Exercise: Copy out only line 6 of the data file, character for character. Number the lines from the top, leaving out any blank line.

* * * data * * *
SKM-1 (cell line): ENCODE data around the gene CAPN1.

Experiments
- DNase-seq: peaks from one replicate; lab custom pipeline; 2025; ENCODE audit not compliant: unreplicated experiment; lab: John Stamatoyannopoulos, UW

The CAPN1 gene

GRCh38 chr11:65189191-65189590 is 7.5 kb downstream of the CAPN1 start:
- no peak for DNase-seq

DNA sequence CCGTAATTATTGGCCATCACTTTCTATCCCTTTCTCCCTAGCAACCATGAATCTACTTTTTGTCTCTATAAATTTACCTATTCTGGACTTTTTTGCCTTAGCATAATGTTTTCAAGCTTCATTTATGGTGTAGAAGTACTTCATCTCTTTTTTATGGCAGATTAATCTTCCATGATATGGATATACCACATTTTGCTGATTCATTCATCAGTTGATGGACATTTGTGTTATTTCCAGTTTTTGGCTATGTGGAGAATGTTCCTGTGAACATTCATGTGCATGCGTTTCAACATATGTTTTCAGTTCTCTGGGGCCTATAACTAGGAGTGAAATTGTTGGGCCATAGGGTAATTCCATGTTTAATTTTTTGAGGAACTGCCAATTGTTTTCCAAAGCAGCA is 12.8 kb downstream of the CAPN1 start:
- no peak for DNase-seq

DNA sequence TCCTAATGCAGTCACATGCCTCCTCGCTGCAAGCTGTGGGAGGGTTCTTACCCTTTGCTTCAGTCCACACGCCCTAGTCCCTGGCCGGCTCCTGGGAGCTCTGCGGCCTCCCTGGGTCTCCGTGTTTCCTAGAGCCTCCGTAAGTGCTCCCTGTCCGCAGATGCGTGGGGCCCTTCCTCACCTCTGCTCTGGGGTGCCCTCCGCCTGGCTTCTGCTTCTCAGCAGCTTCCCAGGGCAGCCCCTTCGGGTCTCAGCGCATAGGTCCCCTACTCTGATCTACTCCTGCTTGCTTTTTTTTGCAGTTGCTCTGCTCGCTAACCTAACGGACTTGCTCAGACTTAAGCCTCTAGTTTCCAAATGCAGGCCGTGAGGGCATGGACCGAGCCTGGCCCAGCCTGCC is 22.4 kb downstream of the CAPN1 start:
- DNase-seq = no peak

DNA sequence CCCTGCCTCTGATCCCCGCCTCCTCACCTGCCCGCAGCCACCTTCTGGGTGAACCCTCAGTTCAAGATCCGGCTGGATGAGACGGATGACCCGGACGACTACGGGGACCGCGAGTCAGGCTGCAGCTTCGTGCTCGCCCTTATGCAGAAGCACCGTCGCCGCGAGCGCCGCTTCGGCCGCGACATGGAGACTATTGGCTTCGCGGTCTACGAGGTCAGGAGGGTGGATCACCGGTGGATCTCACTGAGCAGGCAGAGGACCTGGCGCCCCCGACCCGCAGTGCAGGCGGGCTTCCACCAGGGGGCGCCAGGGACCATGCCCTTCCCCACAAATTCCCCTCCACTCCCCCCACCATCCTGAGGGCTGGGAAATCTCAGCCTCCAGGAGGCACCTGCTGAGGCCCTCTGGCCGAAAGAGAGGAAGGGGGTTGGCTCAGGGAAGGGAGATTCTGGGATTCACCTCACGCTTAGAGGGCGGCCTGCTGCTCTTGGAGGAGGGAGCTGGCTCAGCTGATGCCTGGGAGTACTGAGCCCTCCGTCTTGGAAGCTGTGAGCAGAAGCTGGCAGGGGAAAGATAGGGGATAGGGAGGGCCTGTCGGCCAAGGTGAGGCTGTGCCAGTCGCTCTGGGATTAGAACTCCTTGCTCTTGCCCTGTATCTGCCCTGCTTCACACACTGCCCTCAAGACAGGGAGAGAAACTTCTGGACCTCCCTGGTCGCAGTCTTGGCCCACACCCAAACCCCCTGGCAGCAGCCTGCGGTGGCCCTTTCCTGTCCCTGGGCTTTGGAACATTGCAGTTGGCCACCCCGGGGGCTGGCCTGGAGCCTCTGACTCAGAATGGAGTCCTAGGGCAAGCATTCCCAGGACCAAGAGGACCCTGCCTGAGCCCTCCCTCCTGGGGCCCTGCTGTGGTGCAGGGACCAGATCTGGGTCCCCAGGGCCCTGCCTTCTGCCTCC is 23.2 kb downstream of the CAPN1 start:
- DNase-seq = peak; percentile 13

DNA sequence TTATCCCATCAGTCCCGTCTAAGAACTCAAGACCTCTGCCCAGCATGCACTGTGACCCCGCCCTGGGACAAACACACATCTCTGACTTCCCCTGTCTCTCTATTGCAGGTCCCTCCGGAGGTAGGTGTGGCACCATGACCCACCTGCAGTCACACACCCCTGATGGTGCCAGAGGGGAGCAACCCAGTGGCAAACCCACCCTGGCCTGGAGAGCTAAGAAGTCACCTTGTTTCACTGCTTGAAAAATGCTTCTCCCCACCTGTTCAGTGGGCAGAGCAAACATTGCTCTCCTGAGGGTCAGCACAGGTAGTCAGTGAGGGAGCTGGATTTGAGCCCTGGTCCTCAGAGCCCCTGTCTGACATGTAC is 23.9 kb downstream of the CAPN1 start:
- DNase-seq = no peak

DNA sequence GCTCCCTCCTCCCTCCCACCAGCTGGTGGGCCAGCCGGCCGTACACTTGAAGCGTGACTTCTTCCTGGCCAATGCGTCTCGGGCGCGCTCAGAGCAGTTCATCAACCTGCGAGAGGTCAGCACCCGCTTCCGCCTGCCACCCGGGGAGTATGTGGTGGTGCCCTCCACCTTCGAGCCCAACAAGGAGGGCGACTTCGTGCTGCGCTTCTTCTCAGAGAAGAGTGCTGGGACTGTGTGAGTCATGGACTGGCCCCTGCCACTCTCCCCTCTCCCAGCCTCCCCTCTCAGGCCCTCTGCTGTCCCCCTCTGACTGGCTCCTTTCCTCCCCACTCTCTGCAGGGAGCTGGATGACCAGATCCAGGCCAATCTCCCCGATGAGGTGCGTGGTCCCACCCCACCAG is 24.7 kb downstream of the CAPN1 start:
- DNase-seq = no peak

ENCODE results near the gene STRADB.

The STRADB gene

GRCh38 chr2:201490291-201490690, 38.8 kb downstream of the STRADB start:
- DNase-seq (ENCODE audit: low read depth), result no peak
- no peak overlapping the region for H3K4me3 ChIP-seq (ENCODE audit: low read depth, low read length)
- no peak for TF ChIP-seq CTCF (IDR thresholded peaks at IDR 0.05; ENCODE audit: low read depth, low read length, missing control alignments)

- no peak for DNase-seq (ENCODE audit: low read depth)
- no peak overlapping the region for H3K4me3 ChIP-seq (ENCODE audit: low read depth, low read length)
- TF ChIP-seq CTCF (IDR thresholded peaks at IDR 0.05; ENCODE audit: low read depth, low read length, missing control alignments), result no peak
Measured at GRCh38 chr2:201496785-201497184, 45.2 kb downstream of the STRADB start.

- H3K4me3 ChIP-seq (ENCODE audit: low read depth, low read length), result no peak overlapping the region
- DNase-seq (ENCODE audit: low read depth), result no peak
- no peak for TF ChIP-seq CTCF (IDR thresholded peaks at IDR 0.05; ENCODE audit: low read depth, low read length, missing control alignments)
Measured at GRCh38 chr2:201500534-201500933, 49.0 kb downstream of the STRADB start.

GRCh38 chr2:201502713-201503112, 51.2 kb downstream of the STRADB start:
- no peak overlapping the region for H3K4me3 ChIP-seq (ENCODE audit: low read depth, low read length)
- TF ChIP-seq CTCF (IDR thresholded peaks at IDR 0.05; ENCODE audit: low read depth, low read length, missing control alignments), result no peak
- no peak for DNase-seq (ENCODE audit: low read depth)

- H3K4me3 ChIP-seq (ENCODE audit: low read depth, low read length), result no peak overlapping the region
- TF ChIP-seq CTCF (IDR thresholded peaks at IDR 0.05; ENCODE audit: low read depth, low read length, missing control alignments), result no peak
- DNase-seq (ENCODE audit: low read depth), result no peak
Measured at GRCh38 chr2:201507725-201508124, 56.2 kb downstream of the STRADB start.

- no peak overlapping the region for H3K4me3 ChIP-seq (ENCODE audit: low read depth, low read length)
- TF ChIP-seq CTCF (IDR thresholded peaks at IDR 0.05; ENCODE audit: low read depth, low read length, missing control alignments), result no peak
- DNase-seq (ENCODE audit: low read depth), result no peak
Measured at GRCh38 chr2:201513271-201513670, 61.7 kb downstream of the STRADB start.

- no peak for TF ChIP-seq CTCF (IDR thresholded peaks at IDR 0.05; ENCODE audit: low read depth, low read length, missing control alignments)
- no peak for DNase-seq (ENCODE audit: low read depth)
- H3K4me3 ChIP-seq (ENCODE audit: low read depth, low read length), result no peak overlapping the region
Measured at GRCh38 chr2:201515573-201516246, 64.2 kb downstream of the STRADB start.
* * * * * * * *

- no peak for DNase-seq